A diesel buyer demands compensation from Mercedes-Benz. But is he still entitled to sue? Because in the contract for his car loan there is a clause that raises questions.
Have diesel buyers waived all claims for damages by taking out their car loan? A clause of the Mercedes-Benz Bank suggests this – but the Federal Court of Justice (BGH) probably does not play along: In the hearing of a model case, the highest civil judges expressed themselves very critically.
Chairwoman Eva Menges said on Monday in Karlsruhe that her Senate considered the clause to be ineffective after initial consultations because it unreasonably disadvantaged consumers. The verdict is to be announced in six weeks on April 24th.
The plaintiff had bought a new Mercedes GLC in 2019 for more than 55,000 euros through financing from the in-house Mercedes-Benz bank. The signed contract states that the borrower assigns current and future claims against Daimler to the bank as security – “for whatever legal reason”. According to the Higher Regional Court (OLG) in Stuttgart, which recently dealt with the case, this clause is “regularly” found in the bank’s loan conditions. A spokeswoman for Mercedes-Benz declined to comment.
The man later demanded compensation from the Mercedes-Benz Group, as Daimler is now known. He claims his car is equipped with various illegal defeat devices and emits more toxic exhaust fumes than permitted while driving.
So far, the main issue in court has been whether the man can still sue Mercedes-Benz at all. In the opinion of the Higher Regional Court judges, he effectively assigned such claims to the bank.
The BGH judges should now see it differently. If they overturn the judgment from Stuttgart, the next step would be for the Higher Regional Court to examine whether the conditions for possible liability are met.
Complaint about the thermal window
Among other things, the man had complained about the so-called thermal window in his diesel. The technology, which was also used as standard by other manufacturers, comes into play when it comes to cleaning exhaust gases. So that the vehicles emit fewer toxic nitrogen oxides, some of the exhaust gases are burned directly in the engine. If the temperatures are cooler outside, this mechanism is automatically throttled. Manufacturers say this is necessary to protect the engine.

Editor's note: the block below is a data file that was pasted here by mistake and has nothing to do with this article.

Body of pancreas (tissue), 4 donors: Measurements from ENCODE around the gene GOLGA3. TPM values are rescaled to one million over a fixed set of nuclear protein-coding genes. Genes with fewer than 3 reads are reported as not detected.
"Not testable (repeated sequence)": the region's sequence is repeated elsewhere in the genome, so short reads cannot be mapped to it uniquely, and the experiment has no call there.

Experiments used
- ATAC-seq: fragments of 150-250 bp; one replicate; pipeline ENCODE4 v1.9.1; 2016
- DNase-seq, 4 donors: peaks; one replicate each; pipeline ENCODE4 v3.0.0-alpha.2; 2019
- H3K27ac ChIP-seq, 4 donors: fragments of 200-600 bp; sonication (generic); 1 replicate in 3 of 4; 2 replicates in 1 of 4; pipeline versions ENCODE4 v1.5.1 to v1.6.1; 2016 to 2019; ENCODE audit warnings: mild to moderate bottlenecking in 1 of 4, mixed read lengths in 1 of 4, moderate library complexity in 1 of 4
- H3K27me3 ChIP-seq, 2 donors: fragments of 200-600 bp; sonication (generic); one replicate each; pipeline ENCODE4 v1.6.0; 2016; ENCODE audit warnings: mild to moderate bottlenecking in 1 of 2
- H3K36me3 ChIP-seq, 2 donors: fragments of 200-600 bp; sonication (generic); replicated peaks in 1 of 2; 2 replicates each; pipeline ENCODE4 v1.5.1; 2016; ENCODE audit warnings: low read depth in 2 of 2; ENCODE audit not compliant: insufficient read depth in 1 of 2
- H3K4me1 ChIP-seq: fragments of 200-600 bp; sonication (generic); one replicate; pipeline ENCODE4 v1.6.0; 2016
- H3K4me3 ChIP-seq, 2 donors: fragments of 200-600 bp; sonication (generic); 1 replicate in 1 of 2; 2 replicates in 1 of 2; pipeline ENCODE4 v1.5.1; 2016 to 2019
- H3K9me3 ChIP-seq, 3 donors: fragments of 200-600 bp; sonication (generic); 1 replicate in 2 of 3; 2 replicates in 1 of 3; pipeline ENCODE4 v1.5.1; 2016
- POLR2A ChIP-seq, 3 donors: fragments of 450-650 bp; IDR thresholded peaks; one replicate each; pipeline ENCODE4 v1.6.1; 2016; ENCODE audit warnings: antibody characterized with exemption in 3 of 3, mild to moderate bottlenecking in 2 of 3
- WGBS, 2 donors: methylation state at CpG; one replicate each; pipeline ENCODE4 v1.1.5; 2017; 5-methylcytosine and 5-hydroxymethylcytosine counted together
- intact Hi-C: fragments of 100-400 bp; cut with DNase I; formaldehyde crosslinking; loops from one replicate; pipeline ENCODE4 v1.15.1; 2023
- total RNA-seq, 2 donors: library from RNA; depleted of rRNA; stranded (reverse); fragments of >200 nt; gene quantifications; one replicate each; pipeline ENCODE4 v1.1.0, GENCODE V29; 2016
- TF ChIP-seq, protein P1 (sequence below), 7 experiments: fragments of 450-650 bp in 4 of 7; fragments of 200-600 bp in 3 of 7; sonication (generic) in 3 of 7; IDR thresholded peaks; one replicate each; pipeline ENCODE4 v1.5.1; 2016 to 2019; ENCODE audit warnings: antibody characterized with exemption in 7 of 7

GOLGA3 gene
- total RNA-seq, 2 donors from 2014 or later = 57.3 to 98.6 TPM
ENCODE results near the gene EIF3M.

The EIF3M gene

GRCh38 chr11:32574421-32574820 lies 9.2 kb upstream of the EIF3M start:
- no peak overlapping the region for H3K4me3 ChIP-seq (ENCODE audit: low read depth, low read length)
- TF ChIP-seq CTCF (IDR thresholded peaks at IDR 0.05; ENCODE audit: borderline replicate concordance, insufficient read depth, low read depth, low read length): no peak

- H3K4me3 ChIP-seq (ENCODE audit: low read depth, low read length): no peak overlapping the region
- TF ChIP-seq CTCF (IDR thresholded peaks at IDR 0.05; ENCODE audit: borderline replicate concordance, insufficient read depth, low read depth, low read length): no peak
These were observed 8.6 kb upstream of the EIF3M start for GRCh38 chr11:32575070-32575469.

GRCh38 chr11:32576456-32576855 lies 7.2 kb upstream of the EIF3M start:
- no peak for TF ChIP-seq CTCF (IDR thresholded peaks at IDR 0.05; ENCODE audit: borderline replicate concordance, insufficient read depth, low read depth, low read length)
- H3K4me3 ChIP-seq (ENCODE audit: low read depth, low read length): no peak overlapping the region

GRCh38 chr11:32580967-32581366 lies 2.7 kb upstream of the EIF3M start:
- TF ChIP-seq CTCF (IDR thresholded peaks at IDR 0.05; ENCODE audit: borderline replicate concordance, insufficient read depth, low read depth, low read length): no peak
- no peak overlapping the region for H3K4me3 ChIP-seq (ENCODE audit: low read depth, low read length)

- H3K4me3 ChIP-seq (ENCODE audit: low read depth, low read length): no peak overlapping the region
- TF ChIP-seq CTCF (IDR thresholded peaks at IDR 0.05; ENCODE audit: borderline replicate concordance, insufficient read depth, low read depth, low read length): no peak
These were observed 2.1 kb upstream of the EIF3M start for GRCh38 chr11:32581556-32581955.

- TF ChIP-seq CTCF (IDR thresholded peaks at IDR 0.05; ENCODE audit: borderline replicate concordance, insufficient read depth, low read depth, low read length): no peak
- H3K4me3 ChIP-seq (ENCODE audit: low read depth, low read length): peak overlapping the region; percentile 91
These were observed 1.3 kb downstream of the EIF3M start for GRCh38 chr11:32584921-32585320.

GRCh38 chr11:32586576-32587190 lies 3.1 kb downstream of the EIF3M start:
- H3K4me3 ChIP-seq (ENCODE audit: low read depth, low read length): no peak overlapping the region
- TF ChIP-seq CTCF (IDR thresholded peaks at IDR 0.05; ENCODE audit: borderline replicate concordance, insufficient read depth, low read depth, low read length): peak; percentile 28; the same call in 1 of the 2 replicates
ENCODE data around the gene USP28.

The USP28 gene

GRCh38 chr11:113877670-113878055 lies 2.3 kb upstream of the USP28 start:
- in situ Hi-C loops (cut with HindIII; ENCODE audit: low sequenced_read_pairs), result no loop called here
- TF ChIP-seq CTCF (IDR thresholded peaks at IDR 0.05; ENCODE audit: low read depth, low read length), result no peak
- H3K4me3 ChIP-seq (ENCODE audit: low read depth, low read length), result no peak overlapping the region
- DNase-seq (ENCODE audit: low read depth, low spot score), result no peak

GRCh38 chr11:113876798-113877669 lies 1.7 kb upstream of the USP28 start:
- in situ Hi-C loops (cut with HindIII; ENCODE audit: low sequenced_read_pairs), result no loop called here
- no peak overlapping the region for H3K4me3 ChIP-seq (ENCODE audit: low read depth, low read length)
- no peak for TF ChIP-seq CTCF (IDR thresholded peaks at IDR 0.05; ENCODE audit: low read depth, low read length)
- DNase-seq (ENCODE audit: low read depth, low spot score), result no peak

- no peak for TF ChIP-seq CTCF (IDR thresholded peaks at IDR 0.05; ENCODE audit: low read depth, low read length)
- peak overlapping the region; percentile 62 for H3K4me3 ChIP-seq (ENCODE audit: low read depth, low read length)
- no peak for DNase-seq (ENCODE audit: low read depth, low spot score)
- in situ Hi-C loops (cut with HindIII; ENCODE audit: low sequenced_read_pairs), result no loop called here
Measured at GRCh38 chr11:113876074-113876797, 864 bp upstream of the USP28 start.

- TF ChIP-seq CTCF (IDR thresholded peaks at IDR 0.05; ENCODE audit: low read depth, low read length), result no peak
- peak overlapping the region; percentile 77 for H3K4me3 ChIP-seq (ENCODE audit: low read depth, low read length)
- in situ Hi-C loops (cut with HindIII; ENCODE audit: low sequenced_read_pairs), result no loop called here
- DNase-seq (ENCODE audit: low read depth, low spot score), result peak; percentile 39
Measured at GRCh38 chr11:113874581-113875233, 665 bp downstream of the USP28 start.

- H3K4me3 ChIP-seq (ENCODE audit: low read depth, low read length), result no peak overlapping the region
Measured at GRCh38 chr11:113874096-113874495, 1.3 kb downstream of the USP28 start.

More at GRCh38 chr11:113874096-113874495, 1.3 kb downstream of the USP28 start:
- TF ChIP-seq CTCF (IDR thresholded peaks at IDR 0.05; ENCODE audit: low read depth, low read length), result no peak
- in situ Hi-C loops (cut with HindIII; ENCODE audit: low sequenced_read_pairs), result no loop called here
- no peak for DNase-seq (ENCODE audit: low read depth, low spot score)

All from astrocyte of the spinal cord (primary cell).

So far, diesel buyers with thermal window complaints have had a rather bad hand. The BGH has ruled several times that Daimler cannot immediately be accused of fraudulent intent just because it uses the technology. There has not yet been a decision by the supreme court on other components of the exhaust technology at Mercedes-Benz. A model lawsuit by the consumer centers is also running for this purpose.
ECJ judgment is eagerly awaited
However, a judgment by the European Court of Justice (ECJ) on March 21 is eagerly awaited, which will also deal with a thermal window in a Mercedes diesel. According to the opinion of the Advocate General, it could happen that the Luxembourg judges, unlike the BGH, assume liability on the part of the manufacturer even in the event of simple negligence. That would significantly lower the hurdles for claims for damages. In Germany, therefore, mass diesel proceedings are currently on hold in all instances.
The BGH judgment on the car loan contracts should only affect Mercedes-Benz. The Berlin law firm Goldenstein Rechtsanwälte, which is very active in the diesel scandal, announced that it had examined thousands of financing agreements from car banks in this context. “As far as we know, only Mercedes-Benz Bank had the audacity to fend off claims for damages against the respective parent company through clauses in general terms and conditions.”